Kerala Finance Minister TM Thomas Isaac is a former Economics professor. He is active on social media, blogging his ideas on Kerala’s economic development; he also writes frequently for newspapers on the State’s economy.

However, the (revised) State budget he presented on Friday, the first of the new government, was more political than economic. The budget, to a large extent, addressed the ‘populist’ promises of Left Democratic Front.

While Isaac said the budget aimed at lifting the economy from the current economic recession and financial crisis, it laid stress on welfare measures catering for the political constituency which sent the CPI (M)-led LDF to power.

By and large, the budget reflects the hopes and promises given to the Left electorate, rather than addressing the crisis looming over the economy because of the heavy fall in the prices of commodities, particularly natural rubber, and dwindling remittances by the Gulf Malayalees.

As part of a slew of welfare dole-outs, Isaac has increased all ‘welfare pensions’ to ₹1,000 a month, with a promise to pay out all arrears before Onam in September. He has allocated ₹1,000 crore for this. All labourers aged above 60 will gradually be covered by the pension scheme.

Benefits announced

There will be an exclusive department for women’s welfare and toilets for women will be set up in all towns.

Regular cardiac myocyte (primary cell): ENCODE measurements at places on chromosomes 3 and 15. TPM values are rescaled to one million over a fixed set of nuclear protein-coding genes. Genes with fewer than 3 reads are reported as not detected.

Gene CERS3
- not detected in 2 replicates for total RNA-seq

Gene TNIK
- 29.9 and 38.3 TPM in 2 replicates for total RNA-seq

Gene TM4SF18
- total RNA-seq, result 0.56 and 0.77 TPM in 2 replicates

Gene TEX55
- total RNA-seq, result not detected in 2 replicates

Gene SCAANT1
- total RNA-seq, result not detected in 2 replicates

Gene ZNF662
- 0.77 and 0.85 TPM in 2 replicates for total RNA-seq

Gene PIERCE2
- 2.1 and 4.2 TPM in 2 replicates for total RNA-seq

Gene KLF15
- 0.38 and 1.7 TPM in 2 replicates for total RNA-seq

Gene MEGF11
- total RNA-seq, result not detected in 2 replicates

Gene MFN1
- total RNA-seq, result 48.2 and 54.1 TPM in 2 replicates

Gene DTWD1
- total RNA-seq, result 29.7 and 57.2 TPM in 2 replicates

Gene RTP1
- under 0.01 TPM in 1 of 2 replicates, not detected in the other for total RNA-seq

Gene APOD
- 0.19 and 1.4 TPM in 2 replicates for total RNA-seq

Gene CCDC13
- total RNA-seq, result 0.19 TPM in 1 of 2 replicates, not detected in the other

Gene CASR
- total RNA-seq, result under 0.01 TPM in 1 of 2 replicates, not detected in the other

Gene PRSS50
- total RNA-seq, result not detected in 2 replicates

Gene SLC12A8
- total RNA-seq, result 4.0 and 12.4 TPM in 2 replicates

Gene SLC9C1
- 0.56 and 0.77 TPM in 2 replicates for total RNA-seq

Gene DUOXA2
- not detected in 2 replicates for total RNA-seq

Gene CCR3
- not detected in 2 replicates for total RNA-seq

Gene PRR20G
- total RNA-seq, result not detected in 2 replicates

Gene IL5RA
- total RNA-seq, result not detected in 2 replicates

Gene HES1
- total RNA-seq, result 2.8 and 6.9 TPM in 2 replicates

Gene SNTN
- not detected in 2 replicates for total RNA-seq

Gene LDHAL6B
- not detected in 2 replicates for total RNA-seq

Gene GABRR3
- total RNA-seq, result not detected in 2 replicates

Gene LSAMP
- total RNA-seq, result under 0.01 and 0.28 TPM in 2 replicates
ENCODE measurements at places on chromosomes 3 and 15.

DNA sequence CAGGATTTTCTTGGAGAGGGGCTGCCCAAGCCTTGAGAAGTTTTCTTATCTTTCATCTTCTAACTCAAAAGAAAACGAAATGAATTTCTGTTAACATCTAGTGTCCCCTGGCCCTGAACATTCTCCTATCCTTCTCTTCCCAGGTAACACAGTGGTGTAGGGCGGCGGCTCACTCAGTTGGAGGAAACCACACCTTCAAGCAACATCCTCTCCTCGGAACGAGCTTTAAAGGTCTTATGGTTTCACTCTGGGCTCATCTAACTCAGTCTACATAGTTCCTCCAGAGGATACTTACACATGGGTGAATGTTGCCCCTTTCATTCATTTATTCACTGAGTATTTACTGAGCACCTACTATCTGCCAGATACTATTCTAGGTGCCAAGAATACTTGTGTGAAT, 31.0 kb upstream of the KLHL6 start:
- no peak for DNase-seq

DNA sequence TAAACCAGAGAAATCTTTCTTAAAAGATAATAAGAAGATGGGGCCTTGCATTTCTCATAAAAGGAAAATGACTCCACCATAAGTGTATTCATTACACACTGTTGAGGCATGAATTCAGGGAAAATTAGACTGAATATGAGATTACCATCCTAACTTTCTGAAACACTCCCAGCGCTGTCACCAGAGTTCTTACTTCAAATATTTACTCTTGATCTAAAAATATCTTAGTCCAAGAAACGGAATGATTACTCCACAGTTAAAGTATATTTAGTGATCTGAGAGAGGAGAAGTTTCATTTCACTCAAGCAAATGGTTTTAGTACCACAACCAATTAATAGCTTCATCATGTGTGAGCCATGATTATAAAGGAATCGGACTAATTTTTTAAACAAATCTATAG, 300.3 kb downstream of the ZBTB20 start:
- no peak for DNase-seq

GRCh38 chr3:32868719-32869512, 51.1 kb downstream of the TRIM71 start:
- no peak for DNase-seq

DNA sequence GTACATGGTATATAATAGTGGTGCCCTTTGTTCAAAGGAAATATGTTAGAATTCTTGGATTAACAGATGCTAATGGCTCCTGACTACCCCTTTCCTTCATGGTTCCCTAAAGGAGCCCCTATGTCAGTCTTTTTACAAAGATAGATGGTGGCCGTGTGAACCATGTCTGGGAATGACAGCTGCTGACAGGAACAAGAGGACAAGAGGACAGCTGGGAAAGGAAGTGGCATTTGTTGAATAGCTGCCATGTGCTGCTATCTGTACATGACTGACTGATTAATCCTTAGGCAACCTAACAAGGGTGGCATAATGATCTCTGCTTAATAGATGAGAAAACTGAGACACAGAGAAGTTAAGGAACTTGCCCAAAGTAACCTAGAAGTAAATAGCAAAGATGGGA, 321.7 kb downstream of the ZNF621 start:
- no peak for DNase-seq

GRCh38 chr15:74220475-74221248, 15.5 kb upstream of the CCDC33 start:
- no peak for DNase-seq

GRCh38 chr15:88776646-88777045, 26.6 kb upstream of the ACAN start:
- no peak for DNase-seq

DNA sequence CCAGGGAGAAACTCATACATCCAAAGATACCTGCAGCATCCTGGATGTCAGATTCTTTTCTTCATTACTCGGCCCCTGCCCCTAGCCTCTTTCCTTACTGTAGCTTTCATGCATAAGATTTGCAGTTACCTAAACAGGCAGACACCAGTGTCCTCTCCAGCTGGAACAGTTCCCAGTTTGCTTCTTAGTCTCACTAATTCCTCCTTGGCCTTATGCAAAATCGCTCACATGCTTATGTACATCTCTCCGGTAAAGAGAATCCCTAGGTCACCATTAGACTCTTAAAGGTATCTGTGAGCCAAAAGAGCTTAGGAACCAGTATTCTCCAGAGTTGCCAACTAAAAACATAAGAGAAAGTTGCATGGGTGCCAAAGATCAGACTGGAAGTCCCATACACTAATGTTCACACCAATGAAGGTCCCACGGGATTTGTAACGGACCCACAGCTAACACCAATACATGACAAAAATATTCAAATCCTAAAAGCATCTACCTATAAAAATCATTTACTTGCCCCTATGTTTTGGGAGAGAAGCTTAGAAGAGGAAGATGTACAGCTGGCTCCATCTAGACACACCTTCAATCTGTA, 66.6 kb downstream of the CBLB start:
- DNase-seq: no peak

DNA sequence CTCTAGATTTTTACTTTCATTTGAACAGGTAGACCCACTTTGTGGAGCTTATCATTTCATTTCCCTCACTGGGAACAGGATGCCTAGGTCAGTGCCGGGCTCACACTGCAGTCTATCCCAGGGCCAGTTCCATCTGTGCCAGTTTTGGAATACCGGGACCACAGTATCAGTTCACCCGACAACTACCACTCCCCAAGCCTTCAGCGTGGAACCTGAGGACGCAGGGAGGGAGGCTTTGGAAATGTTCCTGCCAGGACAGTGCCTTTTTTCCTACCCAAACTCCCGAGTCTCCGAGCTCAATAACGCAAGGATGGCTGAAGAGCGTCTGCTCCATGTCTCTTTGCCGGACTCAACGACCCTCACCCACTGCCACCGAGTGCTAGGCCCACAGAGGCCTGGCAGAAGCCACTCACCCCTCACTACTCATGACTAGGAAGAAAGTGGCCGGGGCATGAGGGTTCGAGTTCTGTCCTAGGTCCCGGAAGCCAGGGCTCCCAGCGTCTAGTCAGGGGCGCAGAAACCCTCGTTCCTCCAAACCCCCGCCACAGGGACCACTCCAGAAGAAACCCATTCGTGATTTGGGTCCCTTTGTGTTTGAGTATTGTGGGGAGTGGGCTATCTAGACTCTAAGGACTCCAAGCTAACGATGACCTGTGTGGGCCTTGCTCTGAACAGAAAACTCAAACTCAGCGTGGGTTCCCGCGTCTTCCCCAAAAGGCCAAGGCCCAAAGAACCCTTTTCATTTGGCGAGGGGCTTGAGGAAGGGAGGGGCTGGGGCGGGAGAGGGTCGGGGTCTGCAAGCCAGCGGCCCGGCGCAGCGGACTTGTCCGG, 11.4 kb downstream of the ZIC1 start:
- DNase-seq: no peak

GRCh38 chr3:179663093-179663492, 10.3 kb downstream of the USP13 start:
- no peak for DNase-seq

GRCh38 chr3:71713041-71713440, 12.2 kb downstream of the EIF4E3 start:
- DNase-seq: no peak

The third gender will, for the first time, be eligible for welfare payouts. The differently-abled and women abandoned by husbands for more than five years, will be among the beneficiaries of the social security scheme. Isaac announced that his government was aiming to provide all households with water, electricity and toilets in five years. The homes-for-all aim will also be achieved in five years. There has been greater allocation for government schools and hospitals. Isaac has also announced a ₹12,000-crore package to fight recession, saying the State was now facing a situation it had faced in 2008. At that time, Isaac, who was the Finance Minister in the VS Achuthanandan government, had announced a ₹5,000-crore recession package.

But, where will the money come from? Resource mobilisation for the grand welfare schemes and for the recession package is the most unrealistic area of Isaac’s proposals. He has refrained from imposing heavy taxes that will draw flak from the Left’s constituencies, and has relied heavily on tax collection. He hopes to increase tax collection by 25 per cent by ensuring better compliance and employing technology.

In view of the State’s financial ill-health, Kerala was mentally prepared for a higher tax burden, financial discipline, spending cuts and thrift. It had expected the Left government to be more demanding with taxes and stricter with spending.

But, Isaac has opted to be more a politician than an economist and economic reformer, and turned the budget into a ‘thank-you’ note to those who voted the LDF to power.

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